That civil wars and revolutions must always be distinguished from each other is a fundamental assumption of modern politics. The usual view—that revolution is driven by high ideals and transformative hopes while base motives and senseless violence animate civil war—can be traced to the late eighteenth century, in the era of the American and French Revolutions, when conceptions of revolution first emerged. And that view has persisted, even after the fall of Communism in 1989, after the Arab Spring, and into our present age of civil wars. In November 2013, for example, The Guardian published an interview with a Syrian businessman forced into exile in Turkey by the ongoing crisis in his homeland. He lamented that the high ideals of the uprising against the Syrian president, Bashar al-Assad—freedom, some kind of equality, the protection of Islam—had been replaced by sectarian violence and fighting among various militias, jihadis, and foreigners. “This is not a revolution against a regime any more, this is a civil war,” he said.1
On the surface, there do seem to be compelling reasons to keep revolution and civil war conceptually distinct. Civil wars have generally been assumed to be sterile, bringing only misery and disaster, while revolutions have often been seen as fertile ground for innovation and improvement. Civil wars hark back to ancient grievances and deep-dyed divisions, while revolutions point the way toward an open and expansive future. Likewise, civil wars are local and time-bound, taking place within particular, usually national, communities, at particular moments.2 By contrast, revolution seems almost a contagion, occurring when it does across the world, at least the modern world, which in a sense it defines, as an unfolding progress of human liberation. Since at least the collapse of Communism, however, it has been much harder to view revolutions without an acute awareness of the violence and human devastation that attend them too. As a result, after 1989, the comparative study of that noble creature, revolution, declined rapidly even as the study of that rough beast, civil war, boomed. Thus a repressed truth was rediscovered: the heart of most great modern revolutions was civil war.
It has been a bitter pill to swallow. Civil wars, by the conventional understanding, betoken the blighting and collapse of the human spirit, while revolutions affirm and actualize it. How disturbing, then, to realize that a force so definitively modern, novel, and forward-looking might owe so much to one so archaic, traditional, and backward facing. Not that there wasn’t something new about revolution. As the political theorist Hannah Arendt (1906–75) noted in 1963, “Revolutions, properly speaking, did not exist prior to the modern age; they are among the most recent of all major political data.” She contrasted them with the enduring category of wars—including civil wars—which, she thought, were “among the oldest phenomena of the recorded past.”3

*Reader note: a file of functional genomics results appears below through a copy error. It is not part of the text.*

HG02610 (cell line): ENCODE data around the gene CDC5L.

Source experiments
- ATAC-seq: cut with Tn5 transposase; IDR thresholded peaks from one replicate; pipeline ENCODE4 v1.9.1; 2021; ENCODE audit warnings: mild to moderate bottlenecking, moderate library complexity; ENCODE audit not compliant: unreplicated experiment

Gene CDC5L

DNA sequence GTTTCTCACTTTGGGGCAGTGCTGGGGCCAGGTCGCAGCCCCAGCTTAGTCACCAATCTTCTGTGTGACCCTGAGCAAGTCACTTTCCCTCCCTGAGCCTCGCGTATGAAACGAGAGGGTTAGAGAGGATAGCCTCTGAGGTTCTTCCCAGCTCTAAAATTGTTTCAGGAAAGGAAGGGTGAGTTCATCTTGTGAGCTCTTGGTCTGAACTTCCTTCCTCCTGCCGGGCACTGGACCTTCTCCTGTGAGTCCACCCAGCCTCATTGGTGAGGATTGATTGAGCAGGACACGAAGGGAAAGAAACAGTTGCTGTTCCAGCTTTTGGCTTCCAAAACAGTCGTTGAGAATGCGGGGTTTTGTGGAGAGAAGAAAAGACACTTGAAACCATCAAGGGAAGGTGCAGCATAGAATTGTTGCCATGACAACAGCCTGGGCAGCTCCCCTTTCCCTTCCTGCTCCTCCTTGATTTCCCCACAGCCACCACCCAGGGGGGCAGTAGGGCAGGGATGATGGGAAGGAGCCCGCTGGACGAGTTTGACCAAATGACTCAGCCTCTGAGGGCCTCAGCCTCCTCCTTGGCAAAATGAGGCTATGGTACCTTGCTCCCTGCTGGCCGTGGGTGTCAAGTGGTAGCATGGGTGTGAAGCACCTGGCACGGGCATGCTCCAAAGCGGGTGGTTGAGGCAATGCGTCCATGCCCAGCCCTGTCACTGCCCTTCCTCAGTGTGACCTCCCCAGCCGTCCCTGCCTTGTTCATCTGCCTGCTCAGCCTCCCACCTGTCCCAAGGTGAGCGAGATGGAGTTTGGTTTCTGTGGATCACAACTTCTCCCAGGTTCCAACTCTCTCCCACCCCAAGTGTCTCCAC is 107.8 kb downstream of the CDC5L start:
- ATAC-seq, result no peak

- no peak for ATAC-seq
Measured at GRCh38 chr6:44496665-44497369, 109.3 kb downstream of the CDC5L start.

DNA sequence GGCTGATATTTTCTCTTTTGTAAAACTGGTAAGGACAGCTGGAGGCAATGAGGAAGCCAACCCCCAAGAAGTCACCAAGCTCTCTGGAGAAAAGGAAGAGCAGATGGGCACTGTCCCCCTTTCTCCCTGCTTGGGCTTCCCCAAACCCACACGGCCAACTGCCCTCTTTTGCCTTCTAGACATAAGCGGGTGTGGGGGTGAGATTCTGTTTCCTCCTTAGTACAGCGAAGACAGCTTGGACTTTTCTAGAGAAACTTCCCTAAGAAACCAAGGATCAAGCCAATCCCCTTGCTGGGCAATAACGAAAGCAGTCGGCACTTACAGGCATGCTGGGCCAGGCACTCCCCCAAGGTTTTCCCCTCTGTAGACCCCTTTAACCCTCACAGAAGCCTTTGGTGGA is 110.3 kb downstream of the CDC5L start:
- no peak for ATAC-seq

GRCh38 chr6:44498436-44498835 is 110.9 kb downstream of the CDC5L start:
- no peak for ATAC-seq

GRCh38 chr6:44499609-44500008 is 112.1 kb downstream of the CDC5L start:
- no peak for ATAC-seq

The opposition between revolution and civil war has deep historical roots. According to the towering German historian of political concepts Reinhart Koselleck (1923–2006), revolution emerged across the course of the eighteenth century “as a concept in contrast to that of civil war.” At the beginning of the century, by contrast, the two expressions “were not interchangeable, but were not at the same time mutually exclusive.” With its associations of destructive religious conflict across Europe in the sixteenth and seventeenth centuries, civil war was the very sort of calamity that proponents of enlightenment hoped to prevent in the future. By contrast, revolution was synonymous with the leading edge of useful transformation across all domains of human activity: in education, morality, law, politics, science, and, not least, religion. The irrational, atavistic, and destructive weed of civil war would wither away, never to find favorable soil again. This was one of the very goals of the Enlightenment. The absence of any entry for “civil war” (guerre civile) in that great summation of enlightened knowledge, Diderot and d’Alembert’s Encyclopédie (1751–65), was itself a small but significant indication of how successful the philosophes thought their age had been at eradicating the problem.4 At the same time, the practical desire to abolish civil war gave way to a visionary program for promoting revolution. The result by the late eighteenth century was the relatively sharp duality with which we are familiar. “In many respects, then,” as Koselleck concluded, “ ‘civil war’ had now acquired the meaning of a senseless circling upon itself, with respect to which Revolution sought to open up a new vista.”5